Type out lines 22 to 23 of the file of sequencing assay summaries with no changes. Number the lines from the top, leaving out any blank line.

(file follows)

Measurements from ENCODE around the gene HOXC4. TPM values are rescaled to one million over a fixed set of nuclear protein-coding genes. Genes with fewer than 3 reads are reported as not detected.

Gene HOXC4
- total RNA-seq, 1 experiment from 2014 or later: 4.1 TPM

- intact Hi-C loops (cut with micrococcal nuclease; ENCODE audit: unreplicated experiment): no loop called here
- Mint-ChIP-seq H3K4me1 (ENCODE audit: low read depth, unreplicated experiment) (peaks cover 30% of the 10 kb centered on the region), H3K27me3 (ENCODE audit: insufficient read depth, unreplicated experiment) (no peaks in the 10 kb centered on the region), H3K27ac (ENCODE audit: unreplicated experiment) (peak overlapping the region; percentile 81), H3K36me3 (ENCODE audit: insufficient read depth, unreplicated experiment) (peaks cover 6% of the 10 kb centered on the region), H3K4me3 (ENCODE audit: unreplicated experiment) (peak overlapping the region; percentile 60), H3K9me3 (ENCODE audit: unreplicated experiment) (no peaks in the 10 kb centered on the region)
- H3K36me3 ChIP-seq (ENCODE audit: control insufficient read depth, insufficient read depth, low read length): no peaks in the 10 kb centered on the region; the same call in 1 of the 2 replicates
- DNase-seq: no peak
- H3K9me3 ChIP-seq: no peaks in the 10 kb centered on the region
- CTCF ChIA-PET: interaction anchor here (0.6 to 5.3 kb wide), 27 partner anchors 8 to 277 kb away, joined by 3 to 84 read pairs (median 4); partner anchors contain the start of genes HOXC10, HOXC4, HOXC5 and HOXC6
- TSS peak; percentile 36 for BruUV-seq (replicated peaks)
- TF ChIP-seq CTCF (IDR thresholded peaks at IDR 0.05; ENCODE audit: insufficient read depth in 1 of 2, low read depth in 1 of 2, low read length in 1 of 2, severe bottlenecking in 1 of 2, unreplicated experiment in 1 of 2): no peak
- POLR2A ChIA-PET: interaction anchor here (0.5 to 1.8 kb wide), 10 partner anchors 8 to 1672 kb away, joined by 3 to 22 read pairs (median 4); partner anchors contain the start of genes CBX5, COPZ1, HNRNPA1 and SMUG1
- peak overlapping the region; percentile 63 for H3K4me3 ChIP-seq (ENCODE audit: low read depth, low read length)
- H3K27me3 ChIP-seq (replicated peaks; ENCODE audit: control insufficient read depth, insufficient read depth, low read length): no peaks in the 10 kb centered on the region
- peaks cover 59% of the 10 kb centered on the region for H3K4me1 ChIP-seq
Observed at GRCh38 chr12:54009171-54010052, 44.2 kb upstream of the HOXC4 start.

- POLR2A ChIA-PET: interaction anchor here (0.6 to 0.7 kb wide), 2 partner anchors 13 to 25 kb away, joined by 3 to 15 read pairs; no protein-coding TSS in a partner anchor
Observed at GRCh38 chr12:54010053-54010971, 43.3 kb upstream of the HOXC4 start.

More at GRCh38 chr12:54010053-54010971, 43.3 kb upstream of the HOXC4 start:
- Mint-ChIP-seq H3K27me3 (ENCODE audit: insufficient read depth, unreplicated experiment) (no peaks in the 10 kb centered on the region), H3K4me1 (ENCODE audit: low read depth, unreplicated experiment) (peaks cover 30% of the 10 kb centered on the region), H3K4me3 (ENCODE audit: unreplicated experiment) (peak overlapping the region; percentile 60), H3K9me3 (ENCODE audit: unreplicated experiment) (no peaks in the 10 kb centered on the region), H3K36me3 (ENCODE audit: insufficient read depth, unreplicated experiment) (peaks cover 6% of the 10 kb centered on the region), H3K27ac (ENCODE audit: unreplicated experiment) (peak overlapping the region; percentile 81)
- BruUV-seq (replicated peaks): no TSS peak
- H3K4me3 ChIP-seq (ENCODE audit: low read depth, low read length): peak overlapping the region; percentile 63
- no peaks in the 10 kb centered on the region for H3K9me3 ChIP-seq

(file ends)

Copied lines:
- H3K4me3 ChIP-seq (ENCODE audit: low read depth, low read length): peak overlapping the region; percentile 63
- no peaks in the 10 kb centered on the region for H3K9me3 ChIP-seq